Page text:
Submitted to the AFRO by Dr. Kaye Wise Whitehead

I believe that it is now fair to say that despite our best intentions—our marches and our calls for peace, our prayers, sage burning, and our moments of silence—Baltimore City is rapidly becoming an experiment in urban living that is going horribly wrong. Ever since the fallout from the 2015 Uprising, this city has become more violent, more deadly, and more frightening. In the past month alone, we have seen a rise in homicide numbers and a sharp uptick in the number of shootings, including 11 people being shot in one day and two dozen people being shot in less than a week. Our cultural milieu is reminiscent of the wild wild west,  a place without laws, without the law, but with guns (lots and lots of guns).

The mayor believes that the city is in the midst of a drug and turf war while I believe that this is what tends to happen in a Category Five deeply segregated poverty-stricken city without enough police officers, a police or a health commissioner, and a history of predatory policing. There are communities in the city where the sounds of gunshots and police sirens have become so familiar that they are embedded in the cultural fabric that stitches the community together. We are in a dark sunken place in need of some encouragement and some hope.

Dr. Karsonya Wise Whitehead (Courtesy Photo)

Now, I may not have all the answers on how to turn this city around, but I can offer a little light. Baltimore City is a city of survivors and despite how grim it may look at this moment, I believe that no city has worked harder to push for equality and peace more loudly or with a stronger voice. We must remember our foundation and our roots. We must remember that though they are trying to bury us under a narrative laced with stories of violence and destruction filtered through a lens of White supremacy, we are seeds and we will find a way to sprout and grow. We must remember how to fight and that we come from a long line of people who were willing to sacrifice and fight in order to save us and to save our communities.

Frederick Douglass once talked about what it would finally take for people to resist and fight. He stated that there comes a moment when people reach the end of their tolerance with injustice and mistreatment and that when that happens they will resist with “either words or blows, or with both.” I sometimes wonder if we (as a city) have reached that moment? Are we frustrated enough, angry enough, pissed off enough to want to fight to save this city? Are we willing to get out on the corners and into the faces of those who are destroying our community and force them to flee? How much longer are we willing to allow death to happen at our doorstep while we pretend that we do not see the bodies? Douglass knew that we needed to be the ones to fight for our freedom, to record our history, to tell our stories, to remind the world of who we were, and to show them what we have become. We need to be the ones to tell our young brothers and sisters (the ones who seemed to have lost their way) that the strength of our people and the strength of this city is uniquely tied to our ability to mobilize the best and the brightest. We must remember that even though our city has a myriad of challenges, we are standing on Holy Ground, in a country that has been built on our backs, that has survived because of our sacrifice, and that continues to be a place of greatness because of our brilliance. We must remind them.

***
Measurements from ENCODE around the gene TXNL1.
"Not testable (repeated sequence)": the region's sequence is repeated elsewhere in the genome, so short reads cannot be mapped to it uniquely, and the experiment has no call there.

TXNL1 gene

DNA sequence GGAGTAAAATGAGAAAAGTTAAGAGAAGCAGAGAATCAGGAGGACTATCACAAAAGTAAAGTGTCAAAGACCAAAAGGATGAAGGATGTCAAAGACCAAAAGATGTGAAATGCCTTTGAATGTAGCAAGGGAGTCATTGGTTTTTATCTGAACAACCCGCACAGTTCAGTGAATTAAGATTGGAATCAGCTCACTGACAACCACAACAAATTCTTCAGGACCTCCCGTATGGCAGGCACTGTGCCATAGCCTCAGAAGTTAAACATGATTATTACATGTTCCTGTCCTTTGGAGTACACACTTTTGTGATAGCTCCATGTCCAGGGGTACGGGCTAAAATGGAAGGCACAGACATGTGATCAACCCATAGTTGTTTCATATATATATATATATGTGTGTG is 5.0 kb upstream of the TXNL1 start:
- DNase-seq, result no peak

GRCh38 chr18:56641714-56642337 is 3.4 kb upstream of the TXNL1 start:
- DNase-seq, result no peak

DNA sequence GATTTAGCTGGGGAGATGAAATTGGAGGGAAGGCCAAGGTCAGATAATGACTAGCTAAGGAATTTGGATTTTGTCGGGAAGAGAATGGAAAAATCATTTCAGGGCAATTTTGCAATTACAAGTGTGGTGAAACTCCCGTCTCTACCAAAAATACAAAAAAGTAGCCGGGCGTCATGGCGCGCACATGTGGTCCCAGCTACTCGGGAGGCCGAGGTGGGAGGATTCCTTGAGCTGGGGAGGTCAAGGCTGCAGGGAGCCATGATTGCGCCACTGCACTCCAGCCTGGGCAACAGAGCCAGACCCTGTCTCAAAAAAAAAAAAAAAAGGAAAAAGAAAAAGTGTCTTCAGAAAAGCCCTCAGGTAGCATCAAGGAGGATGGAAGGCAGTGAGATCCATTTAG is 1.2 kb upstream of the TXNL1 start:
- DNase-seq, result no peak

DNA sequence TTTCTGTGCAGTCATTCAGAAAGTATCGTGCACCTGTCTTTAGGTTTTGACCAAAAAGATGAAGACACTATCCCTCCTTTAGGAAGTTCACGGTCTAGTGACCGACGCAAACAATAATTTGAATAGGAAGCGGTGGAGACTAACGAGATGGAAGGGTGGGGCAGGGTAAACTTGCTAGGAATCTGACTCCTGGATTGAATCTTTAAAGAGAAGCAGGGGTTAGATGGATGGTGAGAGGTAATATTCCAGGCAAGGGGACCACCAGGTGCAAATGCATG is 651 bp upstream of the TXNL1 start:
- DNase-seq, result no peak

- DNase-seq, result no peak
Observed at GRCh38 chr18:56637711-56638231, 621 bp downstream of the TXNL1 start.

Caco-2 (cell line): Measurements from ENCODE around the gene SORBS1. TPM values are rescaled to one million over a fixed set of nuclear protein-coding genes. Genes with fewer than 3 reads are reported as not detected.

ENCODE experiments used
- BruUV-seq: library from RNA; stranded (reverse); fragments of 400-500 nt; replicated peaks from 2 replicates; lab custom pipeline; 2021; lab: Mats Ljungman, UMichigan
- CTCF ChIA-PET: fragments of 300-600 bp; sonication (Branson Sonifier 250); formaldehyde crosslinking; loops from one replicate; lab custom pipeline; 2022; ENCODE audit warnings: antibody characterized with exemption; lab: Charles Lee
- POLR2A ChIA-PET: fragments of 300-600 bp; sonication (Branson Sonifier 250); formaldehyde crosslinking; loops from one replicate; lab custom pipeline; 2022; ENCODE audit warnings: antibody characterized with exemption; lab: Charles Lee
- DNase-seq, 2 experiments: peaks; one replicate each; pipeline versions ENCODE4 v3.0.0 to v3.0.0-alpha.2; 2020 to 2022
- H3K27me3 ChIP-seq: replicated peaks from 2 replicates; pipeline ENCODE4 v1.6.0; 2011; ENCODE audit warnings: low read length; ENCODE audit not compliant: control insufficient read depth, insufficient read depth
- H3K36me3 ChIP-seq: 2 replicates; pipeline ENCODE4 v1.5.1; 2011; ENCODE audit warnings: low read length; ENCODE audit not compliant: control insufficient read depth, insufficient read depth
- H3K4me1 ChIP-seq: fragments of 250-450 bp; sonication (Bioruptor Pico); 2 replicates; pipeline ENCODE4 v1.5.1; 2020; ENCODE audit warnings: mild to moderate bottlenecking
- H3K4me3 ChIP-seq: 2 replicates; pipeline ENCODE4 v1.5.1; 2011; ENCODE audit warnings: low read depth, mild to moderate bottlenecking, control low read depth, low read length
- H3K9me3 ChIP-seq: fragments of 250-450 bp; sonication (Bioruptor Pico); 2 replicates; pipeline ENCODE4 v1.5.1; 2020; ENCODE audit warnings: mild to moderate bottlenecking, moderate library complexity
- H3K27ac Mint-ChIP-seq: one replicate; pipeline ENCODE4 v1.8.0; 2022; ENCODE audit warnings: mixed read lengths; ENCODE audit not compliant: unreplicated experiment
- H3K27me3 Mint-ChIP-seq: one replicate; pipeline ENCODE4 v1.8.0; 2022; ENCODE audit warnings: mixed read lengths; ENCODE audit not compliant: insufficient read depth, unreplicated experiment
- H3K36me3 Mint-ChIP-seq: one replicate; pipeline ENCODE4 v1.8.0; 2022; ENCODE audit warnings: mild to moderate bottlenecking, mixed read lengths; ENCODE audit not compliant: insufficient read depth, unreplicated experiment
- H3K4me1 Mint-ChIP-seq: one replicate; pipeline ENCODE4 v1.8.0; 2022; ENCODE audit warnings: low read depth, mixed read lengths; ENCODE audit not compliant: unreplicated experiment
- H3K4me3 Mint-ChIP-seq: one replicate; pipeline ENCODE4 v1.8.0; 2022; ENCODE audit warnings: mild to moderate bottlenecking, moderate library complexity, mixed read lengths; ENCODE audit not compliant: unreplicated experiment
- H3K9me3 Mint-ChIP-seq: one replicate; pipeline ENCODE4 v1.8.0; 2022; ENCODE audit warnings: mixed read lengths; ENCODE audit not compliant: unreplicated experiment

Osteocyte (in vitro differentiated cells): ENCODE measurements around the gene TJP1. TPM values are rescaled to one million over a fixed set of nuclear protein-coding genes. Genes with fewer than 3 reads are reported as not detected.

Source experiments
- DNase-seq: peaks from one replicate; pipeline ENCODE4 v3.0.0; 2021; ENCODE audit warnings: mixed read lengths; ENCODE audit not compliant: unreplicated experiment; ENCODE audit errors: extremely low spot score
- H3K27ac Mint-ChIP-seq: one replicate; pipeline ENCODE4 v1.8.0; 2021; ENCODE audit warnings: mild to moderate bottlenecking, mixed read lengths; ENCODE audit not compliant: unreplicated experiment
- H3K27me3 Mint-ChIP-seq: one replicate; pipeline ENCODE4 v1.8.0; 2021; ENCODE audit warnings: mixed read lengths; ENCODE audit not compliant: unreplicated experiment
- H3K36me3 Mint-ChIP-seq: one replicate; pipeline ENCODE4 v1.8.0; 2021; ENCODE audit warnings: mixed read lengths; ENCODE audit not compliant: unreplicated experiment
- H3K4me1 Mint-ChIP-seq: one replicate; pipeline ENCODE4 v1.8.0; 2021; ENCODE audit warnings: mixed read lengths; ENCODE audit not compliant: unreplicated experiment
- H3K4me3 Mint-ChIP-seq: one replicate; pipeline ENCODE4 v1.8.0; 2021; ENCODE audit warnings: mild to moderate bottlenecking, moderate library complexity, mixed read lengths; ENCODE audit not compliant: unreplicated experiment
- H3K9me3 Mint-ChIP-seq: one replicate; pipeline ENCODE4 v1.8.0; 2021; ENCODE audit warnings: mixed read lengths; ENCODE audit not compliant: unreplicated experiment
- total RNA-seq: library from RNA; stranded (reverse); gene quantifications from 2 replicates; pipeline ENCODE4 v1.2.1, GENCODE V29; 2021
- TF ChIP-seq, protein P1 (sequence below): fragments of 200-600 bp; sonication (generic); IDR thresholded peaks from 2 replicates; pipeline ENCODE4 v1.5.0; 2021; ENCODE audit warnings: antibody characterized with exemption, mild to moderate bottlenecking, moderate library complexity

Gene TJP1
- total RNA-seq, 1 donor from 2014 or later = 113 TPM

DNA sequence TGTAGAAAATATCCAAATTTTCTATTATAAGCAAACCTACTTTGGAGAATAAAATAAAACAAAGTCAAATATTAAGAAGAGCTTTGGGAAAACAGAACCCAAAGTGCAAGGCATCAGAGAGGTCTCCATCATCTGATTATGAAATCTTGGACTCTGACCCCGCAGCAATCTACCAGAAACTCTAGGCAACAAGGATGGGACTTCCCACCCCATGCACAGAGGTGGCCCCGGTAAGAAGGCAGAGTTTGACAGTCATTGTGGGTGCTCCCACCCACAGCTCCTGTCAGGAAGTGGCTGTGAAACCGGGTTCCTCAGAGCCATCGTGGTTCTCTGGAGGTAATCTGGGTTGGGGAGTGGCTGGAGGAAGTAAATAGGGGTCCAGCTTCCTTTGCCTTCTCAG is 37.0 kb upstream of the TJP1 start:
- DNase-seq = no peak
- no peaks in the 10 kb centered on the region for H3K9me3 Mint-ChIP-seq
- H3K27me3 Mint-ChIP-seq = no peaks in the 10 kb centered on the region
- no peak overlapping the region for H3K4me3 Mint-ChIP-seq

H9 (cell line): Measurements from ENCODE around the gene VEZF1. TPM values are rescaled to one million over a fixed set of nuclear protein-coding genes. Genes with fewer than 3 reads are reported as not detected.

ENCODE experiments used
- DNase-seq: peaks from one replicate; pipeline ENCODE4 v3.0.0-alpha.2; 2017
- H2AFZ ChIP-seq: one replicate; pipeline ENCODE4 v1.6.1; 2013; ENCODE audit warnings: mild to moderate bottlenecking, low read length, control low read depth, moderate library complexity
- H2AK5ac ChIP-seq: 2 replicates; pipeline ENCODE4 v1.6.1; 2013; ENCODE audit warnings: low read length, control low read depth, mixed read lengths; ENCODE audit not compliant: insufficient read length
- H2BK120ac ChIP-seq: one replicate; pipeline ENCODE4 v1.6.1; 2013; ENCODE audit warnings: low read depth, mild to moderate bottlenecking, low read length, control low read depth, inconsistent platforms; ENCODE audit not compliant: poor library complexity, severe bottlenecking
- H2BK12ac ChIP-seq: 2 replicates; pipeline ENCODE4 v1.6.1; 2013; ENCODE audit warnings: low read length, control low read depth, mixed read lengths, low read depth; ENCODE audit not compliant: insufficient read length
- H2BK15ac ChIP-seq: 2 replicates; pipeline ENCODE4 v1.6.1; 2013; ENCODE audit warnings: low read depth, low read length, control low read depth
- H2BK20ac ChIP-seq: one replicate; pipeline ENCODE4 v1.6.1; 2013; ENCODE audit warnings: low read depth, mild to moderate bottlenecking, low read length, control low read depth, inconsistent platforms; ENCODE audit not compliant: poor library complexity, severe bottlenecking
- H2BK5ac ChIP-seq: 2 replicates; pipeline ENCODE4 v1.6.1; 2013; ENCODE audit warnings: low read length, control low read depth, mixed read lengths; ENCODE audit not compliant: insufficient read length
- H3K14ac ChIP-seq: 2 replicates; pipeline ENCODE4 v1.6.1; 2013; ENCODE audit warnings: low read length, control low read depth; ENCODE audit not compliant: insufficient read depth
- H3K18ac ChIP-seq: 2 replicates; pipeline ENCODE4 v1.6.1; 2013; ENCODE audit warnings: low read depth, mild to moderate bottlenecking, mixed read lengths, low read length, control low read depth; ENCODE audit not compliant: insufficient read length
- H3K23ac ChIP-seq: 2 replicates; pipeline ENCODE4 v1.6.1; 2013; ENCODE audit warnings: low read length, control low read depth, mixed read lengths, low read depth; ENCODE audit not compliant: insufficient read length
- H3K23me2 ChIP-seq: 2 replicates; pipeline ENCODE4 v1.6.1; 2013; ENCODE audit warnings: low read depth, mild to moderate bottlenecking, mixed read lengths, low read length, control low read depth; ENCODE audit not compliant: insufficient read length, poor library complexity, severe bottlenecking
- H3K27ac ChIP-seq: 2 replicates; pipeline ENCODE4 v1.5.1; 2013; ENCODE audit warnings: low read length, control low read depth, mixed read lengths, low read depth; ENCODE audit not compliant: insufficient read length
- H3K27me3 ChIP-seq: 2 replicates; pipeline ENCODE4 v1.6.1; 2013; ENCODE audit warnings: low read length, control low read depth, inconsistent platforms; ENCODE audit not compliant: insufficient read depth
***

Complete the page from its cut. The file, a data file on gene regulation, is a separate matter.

It is time to reclaim our neighborhoods, reclaim our children, and reclaim the future that we have worked for hundred of years to have in this country. We have to teach them a lesson about themselves, the one that America often fails to remember about Black people, that we are resilient and failure for us has never been an option; that we are brilliant and we can effectively mobilize the collective strength of our genius and strategically plan for a better tomorrow; that we are knitted together so that our collective strengths support our collective weaknesses; and, that we are always on the defense and have never stopped being on the lookout for those subtle shifts when the winds of oppression and degradation, of second hand citizenship and destruction begin to blow once again in our direction. We must be the ones to save this city.

Karsonya Wise Whitehead is the #blackmommyactivist and an associate professor of communication and African and African American studies at Loyola University Maryland. She is the host of “Today With Dr. Kaye” on WEAA 88.9 FM and the author of the forthcoming “Dispatches from Baltimore: The Birth of the Black Mommy Activist.” She lives in Baltimore City with her husband and their two sons.